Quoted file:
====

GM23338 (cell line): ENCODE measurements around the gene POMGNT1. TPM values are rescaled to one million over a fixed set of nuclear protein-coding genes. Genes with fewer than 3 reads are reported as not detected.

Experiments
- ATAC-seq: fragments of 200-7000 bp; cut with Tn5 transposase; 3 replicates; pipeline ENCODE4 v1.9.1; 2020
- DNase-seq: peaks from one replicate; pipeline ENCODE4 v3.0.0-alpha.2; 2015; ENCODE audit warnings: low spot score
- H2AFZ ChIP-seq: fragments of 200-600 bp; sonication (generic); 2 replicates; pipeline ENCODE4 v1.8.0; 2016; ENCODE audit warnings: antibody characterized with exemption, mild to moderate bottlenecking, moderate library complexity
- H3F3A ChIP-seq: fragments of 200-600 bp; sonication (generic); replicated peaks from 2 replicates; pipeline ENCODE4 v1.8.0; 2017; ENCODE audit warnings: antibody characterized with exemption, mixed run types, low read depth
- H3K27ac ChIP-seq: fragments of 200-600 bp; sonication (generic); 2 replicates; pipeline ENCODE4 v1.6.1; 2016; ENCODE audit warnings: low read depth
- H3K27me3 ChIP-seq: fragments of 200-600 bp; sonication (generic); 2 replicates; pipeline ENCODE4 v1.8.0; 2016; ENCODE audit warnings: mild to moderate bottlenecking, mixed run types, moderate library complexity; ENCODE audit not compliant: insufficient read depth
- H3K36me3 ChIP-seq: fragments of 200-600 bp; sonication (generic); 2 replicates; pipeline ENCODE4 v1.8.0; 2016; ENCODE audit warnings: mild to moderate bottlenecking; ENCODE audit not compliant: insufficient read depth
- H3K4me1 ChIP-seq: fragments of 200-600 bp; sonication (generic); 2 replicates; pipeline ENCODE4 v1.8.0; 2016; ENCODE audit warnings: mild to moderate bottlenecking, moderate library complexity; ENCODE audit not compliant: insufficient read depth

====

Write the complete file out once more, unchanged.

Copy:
GM23338 (cell line): ENCODE measurements around the gene POMGNT1. TPM values are rescaled to one million over a fixed set of nuclear protein-coding genes. Genes with fewer than 3 reads are reported as not detected.

Experiments
- ATAC-seq: fragments of 200-7000 bp; cut with Tn5 transposase; 3 replicates; pipeline ENCODE4 v1.9.1; 2020
- DNase-seq: peaks from one replicate; pipeline ENCODE4 v3.0.0-alpha.2; 2015; ENCODE audit warnings: low spot score
- H2AFZ ChIP-seq: fragments of 200-600 bp; sonication (generic); 2 replicates; pipeline ENCODE4 v1.8.0; 2016; ENCODE audit warnings: antibody characterized with exemption, mild to moderate bottlenecking, moderate library complexity
- H3F3A ChIP-seq: fragments of 200-600 bp; sonication (generic); replicated peaks from 2 replicates; pipeline ENCODE4 v1.8.0; 2017; ENCODE audit warnings: antibody characterized with exemption, mixed run types, low read depth
- H3K27ac ChIP-seq: fragments of 200-600 bp; sonication (generic); 2 replicates; pipeline ENCODE4 v1.6.1; 2016; ENCODE audit warnings: low read depth
- H3K27me3 ChIP-seq: fragments of 200-600 bp; sonication (generic); 2 replicates; pipeline ENCODE4 v1.8.0; 2016; ENCODE audit warnings: mild to moderate bottlenecking, mixed run types, moderate library complexity; ENCODE audit not compliant: insufficient read depth
- H3K36me3 ChIP-seq: fragments of 200-600 bp; sonication (generic); 2 replicates; pipeline ENCODE4 v1.8.0; 2016; ENCODE audit warnings: mild to moderate bottlenecking; ENCODE audit not compliant: insufficient read depth
- H3K4me1 ChIP-seq: fragments of 200-600 bp; sonication (generic); 2 replicates; pipeline ENCODE4 v1.8.0; 2016; ENCODE audit warnings: mild to moderate bottlenecking, moderate library complexity; ENCODE audit not compliant: insufficient read depth